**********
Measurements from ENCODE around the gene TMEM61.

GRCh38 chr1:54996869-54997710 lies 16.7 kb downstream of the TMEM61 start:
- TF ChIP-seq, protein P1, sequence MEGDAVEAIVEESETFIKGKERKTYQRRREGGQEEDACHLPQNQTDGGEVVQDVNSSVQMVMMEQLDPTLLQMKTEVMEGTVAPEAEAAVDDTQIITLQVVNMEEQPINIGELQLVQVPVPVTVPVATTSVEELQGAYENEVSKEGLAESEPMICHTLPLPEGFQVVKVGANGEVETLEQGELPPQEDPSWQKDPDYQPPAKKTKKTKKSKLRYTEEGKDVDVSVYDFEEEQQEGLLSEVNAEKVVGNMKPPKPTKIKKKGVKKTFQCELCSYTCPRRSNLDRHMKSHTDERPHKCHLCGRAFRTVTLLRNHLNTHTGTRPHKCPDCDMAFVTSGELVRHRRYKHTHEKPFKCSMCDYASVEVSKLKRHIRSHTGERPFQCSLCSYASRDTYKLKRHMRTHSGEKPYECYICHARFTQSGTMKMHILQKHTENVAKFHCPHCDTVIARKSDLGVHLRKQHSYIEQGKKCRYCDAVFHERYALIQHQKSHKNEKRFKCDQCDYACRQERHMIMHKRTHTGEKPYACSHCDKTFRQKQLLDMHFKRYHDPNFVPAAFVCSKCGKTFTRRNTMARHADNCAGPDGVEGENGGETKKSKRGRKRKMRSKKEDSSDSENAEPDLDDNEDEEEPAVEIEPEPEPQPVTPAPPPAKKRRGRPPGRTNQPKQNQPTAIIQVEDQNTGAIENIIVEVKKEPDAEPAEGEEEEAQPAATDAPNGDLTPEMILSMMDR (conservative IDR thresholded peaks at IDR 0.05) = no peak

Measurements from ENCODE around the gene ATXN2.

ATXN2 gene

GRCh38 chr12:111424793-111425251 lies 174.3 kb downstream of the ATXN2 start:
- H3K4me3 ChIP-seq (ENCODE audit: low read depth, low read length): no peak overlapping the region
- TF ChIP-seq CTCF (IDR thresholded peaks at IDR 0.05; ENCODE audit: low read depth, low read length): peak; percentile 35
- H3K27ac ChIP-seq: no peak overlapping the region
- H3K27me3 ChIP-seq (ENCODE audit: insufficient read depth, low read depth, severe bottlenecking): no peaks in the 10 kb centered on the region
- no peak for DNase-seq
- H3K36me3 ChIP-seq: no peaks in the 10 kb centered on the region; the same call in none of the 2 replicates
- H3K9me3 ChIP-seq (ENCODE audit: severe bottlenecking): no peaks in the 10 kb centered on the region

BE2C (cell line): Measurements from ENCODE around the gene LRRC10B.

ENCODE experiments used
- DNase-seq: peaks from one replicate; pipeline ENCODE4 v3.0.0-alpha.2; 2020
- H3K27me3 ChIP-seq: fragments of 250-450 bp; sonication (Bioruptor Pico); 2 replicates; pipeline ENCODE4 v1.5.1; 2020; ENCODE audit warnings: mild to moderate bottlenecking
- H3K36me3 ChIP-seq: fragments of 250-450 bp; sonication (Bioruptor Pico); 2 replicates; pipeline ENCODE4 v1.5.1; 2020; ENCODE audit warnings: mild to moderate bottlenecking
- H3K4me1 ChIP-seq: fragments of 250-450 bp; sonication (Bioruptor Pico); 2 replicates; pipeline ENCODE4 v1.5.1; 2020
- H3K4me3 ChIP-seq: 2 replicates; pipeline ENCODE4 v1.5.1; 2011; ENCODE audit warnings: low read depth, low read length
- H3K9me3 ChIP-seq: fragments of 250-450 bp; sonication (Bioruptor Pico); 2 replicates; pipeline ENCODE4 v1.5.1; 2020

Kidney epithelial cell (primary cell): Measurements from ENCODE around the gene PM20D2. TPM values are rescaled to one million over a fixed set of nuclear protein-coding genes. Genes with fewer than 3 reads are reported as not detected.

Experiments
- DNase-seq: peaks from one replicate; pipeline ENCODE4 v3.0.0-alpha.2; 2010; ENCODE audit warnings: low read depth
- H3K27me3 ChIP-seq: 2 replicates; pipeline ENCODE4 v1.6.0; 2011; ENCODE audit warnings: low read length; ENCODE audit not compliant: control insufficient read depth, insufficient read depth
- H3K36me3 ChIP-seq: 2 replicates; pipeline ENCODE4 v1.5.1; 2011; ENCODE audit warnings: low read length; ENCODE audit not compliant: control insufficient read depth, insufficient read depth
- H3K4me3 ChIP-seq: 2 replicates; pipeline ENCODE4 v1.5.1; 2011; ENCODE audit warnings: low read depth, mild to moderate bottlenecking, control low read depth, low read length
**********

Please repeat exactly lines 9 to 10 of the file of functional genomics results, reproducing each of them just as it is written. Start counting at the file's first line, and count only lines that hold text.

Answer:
- H3K27ac ChIP-seq: no peak overlapping the region
- H3K27me3 ChIP-seq (ENCODE audit: insufficient read depth, low read depth, severe bottlenecking): no peaks in the 10 kb centered on the region